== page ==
* Investment Canada backs Potash bid - report
* Conditions may involve billions in infrastructure spend
* BHP stock steady; Ottawa decision due by 0400 GMT on Nov
* BHP expected to raise its offer after govt approvals
* Miner may walk if conditions too onerous - investors
(Refiles to add WRAPUP tag)
By Michael Smith and David Ljunggren
SYDNEY/OTTAWA, Nov 2 Canada is set to approve
BHP Billiton's (BHP.AX) $39 billion bid for Potash Corp
(POT.TO) this week, a newspaper reported, but it might impose
tough conditions which could threaten the world's biggest deal
Canada's National Post said Investment Canada officials had
recommended Ottawa allow the world's largest miner to proceed
with its hostile offer, but only on condition that BHP (BLT.L)
spend billions of dollars on new infrastructure in Canada.
The newspaper did not detail the infrastructure commitments
that would be sought, but it quoted political insiders as
saying the investment agency had recommended a
government-appointed task force be set up to monitor and
enforce the takeover terms.
BHP Chief Executive Marius Kloppers is betting an
increasingly hungry world will pay dearly for the hot
commodity, marking the miner's entry into the global food
Fund managers said any conditions requiring onerous new
investments from BHP could mean the bidder baulks at raising
its offer or even undermines the viability its current bid of
$130 a share for Potash, the world's largest fertiliser
"Yes, it could have some impact on BHP's ability to raise
the bid," said Peter Chilton, a fund manager at Constellation
Capital, which owns BHP shares.
For other BHP-Potash stories [ID:nN22340110]
SCENARIOS-What happens next with BHP's bid [ID:nN01156199]
BREAKINGVIEWS-Blocking bid may hurt Canada [ID:nLDE6A00JS]
BHP/Potash timeline r.reuters.com/zew32q
"Expectations are running at $160 to $170 a share, which is
a big price. It just depends on BHP's internal study on the
prospects for the commodity," Chilton said.
A spokeswoman from BHP declined to comment on the report.
Potash's U.S.-listed shares ended up 1.1 percent at $146.6,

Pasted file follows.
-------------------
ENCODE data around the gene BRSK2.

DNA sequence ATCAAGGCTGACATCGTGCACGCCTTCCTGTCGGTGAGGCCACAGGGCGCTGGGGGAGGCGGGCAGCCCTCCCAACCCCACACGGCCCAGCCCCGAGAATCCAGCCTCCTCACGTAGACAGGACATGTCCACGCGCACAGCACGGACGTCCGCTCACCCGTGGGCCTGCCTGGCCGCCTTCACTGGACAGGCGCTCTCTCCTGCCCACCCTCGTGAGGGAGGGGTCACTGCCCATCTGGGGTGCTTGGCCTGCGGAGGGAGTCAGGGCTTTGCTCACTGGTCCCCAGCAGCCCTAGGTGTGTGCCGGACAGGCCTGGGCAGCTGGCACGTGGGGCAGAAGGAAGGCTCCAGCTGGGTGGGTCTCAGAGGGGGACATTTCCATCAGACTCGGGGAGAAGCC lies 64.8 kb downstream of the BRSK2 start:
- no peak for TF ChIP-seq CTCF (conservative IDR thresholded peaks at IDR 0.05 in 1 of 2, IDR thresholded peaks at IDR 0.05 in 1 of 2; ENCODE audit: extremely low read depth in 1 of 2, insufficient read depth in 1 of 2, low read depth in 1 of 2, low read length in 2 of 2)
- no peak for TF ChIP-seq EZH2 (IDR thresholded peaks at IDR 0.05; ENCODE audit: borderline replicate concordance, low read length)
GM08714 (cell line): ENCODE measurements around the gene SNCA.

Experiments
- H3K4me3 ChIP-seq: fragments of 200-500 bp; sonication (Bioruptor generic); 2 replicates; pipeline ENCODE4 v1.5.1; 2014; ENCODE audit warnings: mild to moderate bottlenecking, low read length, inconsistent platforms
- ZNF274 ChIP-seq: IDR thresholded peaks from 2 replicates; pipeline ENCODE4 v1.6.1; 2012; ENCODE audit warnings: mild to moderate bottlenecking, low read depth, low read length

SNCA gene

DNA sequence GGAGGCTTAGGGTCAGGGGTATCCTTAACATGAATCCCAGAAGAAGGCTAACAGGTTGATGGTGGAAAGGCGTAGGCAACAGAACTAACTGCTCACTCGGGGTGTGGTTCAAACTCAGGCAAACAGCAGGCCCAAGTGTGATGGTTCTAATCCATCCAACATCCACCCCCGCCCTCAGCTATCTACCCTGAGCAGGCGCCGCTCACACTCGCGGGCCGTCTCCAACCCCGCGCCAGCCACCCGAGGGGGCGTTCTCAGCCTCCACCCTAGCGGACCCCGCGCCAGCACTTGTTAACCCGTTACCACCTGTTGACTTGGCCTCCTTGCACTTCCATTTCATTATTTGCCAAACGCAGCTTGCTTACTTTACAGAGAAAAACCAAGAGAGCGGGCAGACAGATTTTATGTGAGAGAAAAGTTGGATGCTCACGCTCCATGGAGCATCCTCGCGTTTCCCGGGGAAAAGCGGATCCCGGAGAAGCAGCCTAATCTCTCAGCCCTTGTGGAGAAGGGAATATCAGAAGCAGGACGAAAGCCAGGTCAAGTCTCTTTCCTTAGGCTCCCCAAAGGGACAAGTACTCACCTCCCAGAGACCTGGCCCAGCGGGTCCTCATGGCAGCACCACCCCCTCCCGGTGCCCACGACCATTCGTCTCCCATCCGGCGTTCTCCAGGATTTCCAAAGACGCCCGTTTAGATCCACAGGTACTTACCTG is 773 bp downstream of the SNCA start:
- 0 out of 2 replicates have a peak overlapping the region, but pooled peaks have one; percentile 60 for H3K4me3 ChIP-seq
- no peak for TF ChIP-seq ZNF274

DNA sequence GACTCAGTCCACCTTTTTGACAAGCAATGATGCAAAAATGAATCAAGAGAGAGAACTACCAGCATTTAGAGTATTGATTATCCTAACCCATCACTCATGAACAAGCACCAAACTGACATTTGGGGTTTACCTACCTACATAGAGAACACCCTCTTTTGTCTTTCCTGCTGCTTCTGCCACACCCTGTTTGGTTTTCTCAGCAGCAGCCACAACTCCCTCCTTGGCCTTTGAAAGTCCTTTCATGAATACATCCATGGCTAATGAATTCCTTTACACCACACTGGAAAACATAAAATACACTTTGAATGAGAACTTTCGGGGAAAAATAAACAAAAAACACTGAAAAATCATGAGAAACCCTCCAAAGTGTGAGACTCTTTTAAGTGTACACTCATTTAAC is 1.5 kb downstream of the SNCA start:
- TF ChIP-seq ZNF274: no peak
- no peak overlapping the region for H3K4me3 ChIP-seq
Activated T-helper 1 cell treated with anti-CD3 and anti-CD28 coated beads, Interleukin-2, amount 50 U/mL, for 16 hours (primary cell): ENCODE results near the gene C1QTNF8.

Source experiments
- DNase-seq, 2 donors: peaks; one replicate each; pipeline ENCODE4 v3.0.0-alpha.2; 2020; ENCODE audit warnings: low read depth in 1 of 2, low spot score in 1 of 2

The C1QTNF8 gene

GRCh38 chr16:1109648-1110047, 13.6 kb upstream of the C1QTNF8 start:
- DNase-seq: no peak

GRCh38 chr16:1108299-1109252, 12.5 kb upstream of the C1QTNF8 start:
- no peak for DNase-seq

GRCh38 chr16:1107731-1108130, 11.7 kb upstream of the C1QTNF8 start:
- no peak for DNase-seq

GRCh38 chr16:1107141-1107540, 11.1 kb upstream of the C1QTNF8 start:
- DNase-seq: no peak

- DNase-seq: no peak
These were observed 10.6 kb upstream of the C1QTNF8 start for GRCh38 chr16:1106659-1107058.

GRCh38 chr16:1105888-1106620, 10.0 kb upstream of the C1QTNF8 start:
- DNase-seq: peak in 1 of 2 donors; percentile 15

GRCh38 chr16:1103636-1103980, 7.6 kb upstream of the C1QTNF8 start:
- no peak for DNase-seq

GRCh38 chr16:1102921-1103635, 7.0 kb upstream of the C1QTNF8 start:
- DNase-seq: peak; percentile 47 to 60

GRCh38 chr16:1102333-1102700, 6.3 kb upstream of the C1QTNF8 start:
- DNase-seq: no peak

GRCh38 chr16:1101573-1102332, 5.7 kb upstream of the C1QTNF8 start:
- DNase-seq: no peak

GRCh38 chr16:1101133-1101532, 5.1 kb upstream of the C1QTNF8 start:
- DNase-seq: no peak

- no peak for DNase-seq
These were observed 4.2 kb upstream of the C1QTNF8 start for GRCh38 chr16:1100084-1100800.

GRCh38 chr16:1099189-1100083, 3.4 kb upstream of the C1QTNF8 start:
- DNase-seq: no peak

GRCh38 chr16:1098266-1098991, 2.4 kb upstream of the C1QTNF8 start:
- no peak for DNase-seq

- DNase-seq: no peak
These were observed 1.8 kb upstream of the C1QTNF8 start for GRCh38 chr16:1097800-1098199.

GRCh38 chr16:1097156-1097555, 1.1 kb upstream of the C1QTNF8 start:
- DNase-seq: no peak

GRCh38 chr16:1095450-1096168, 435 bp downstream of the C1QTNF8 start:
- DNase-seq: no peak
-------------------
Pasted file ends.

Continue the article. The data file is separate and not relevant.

above the $130 a share offered by BHP. BHP's Australian-listed
shares were little changed on Tuesday in a steady broader
Since BHP announced its bid in late August, Potash stock
has held well above the offer price, which Potash has rejected
as inadequate. Markets are betting that a higher bid would
WHO HAS THE FINAL SAY?
The National Post, quoting insiders from the ruling
Conservative Party, said Prime Minister Stephen Harper himself
would have the final say on the deal.
Harper's office said Industry Minister Tony Clement, not
the prime minister, would have the final say on the takeover.
The decision is due by midnight on Nov. 3 (0400 GMT on Nov. 4).
By law, Ottawa must decide whether the bid would bring a
net benefit to Canada as it makes its decision.
Canadian approval is likely to force BHP to decide whether
to raise its $130-a-share offer.
Potash's home province of Saskatchewan opposes the
takeover, so investors expect Ottawa to try and appease the
province by demanding tough conditions from BHP. Saskatchewan
is a political stronghold for Harper's minority Conservative
"The politicians need to do something to save face. It
would not surprise me if there were more biting concessions,"
one source familiar with the transaction said.
BHP has not ruled out raising its offer, but a source
familiar with the situation told Reuters it was unlikely to do
so while it awaited Ottawa's decision. There is no competing
This weekend, London's Sunday Times reported that BHP would
raise its offer by 10 percent [ID:nLDE69U08P] but a recent
Reuters poll of investors showed the offer would need to be
raised much higher still, to well above $150 a share.
(Additional reporting by Pav Jordan in Toronto; Narayanan
Narayanan Somasundaram in Sydney; Raji Menon, Eric Onstad and
David Ljunggren; Editing by Mark Bendeich and Anshuman Daga)